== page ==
This cocktail is commonly discovered through Harry Craddock's 1930 edition of the Savoy Cocktail Book, but as with most of the drinks in that legendary compendium, the recipe originated elsewhere. An english printing can be found in 1912’s brief but underrated Recipes of American and Other Iced Drinks, but if one is willing to read a bit of french, a version can be traced all the way back to 1896’s Bariana. While it doesn’t outdate extremely old sour drinks like the brandy crusta and sherry cobbler, the maiden’s blush certainly lands very early in the history of the style, and employs a wild combination of ingredients that were quite progressive for the time.
The drink has a distinctly turn-of-the-century vibe, and reminds us a bit of the corpse reviver 2 with it’s combination of gin, lemon, and absinthe. The use of raspberry cordial is reminiscent of the excellent clover club, a kinship that also comes through in this drink’s hazy pink coat. The taste is a refreshing, fruity, absinthey wonder. The nose is strong with anise, and the taste brisk and tart on the tip of the tongue, followed by deeper, fruitier flavors. Absinthe and raspberry linger together for a long time after the sip. It’s complex, a touch befuddling, and genuinely unlike any other drink.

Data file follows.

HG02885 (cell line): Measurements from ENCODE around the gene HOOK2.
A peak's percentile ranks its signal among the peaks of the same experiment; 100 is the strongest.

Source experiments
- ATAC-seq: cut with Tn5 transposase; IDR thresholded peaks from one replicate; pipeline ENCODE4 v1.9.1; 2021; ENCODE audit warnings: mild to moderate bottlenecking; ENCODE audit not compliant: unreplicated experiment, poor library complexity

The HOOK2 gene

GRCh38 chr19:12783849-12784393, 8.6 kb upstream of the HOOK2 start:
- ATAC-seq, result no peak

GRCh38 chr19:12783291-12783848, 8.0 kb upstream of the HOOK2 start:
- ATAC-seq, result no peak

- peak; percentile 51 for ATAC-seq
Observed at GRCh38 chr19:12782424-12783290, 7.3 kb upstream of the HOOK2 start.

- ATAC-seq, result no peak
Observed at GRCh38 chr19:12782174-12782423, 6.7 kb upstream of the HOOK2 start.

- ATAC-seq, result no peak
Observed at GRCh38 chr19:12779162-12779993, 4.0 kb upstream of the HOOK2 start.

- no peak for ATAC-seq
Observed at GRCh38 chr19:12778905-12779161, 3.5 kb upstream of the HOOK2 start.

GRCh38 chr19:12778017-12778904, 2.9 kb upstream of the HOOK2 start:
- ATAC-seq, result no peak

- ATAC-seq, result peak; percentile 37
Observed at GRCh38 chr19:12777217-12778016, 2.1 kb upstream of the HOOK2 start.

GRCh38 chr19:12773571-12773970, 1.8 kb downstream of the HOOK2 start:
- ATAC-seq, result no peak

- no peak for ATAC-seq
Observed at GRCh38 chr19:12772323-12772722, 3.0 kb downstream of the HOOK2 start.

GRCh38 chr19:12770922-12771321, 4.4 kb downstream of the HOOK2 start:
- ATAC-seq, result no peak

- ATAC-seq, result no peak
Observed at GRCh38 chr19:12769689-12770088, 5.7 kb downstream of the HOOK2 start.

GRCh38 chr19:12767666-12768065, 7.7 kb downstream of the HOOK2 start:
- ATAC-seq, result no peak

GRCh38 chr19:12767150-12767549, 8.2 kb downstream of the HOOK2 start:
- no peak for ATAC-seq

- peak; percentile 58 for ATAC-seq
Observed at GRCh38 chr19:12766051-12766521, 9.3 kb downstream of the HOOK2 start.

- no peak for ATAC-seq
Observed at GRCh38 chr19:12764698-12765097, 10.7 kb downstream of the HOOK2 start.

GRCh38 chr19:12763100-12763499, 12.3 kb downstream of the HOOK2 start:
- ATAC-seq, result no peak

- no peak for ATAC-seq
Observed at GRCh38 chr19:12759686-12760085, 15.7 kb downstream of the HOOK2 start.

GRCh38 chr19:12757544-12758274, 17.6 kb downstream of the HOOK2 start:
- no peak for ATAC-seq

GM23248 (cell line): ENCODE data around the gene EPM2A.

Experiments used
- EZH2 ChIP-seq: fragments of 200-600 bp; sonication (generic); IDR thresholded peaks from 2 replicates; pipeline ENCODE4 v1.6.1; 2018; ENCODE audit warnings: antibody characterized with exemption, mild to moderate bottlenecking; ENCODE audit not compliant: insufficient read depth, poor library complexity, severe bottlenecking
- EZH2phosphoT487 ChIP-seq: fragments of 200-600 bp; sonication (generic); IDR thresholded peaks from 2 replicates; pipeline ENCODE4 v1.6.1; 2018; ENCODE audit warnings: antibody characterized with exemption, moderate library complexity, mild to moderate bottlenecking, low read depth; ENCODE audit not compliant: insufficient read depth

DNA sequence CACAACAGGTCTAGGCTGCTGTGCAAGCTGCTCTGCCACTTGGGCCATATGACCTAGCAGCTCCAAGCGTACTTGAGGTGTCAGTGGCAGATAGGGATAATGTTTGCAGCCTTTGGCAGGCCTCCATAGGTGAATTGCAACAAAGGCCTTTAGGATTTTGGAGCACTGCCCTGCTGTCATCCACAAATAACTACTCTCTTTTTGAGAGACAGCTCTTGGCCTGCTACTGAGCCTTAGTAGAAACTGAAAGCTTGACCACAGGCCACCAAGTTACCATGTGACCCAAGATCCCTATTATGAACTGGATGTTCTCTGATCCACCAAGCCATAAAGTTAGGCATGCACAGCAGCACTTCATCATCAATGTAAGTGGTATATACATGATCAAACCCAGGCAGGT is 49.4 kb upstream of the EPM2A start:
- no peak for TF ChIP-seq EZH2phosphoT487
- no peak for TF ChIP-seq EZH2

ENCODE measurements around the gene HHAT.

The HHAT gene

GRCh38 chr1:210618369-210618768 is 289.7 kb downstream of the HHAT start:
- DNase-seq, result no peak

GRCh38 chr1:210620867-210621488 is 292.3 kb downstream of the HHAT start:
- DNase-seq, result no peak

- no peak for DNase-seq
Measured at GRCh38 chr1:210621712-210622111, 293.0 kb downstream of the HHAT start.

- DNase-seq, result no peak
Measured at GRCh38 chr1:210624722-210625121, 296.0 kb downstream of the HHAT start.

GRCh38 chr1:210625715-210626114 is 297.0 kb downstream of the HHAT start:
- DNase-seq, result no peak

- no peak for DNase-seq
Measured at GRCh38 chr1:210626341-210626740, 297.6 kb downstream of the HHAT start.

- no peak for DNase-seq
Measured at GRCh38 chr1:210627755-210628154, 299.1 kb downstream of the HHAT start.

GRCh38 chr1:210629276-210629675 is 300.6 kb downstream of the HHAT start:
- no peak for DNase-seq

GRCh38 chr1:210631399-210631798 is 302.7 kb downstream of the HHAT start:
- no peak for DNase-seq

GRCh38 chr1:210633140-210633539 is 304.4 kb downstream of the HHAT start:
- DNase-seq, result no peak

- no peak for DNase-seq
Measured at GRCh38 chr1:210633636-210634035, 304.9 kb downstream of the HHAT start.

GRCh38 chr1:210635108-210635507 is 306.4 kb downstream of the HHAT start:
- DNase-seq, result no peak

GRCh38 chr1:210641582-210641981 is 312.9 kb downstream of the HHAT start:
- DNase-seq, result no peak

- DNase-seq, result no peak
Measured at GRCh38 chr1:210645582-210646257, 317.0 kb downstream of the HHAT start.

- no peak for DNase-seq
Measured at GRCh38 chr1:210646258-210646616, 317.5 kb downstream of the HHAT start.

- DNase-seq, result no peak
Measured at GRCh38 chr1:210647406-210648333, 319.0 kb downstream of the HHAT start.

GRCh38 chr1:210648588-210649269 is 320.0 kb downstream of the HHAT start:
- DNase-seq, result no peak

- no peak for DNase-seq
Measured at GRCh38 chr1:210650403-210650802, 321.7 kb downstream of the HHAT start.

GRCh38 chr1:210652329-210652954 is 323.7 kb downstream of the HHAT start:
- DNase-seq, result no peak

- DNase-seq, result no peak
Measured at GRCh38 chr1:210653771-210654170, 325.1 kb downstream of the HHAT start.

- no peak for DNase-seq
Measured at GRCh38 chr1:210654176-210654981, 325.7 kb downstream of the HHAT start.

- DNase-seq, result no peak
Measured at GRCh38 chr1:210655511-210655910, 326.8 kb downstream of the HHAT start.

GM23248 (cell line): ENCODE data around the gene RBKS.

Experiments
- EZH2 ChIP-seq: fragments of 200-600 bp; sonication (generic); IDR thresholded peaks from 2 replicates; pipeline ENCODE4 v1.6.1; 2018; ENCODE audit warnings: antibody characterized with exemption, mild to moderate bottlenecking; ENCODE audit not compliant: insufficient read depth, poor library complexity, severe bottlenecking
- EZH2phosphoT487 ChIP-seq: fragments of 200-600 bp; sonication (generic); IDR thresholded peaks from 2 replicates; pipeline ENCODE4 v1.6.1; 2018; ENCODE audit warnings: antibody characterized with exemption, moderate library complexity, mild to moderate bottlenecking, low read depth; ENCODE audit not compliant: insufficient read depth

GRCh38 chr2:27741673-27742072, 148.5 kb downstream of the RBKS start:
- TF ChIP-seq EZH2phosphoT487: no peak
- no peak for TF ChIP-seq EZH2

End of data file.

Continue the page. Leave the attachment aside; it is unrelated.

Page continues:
We’ve provided a simple raspberry cordial recipe here. If you don’t feel like making one, good pre-made varieties can be procured from finer liquor establishments. We found plenty of uses for the stuff, particularly as a fun replacement for grenadine, raspberry syrup, or other fruit cordials. As with almost any drink that requests it, the use of absinthe should be thoughtful and measured. Consider your bottle selection before deciding on the proper amount and always start small. If you don’t have absinthe, pastis would make a decent substitute. Because of the drink’s strange and pungent flavors, a longer shake will pay dividends. We like this drink with a small lemon twist, but in our experience, a raspberry on top is never unwelcome.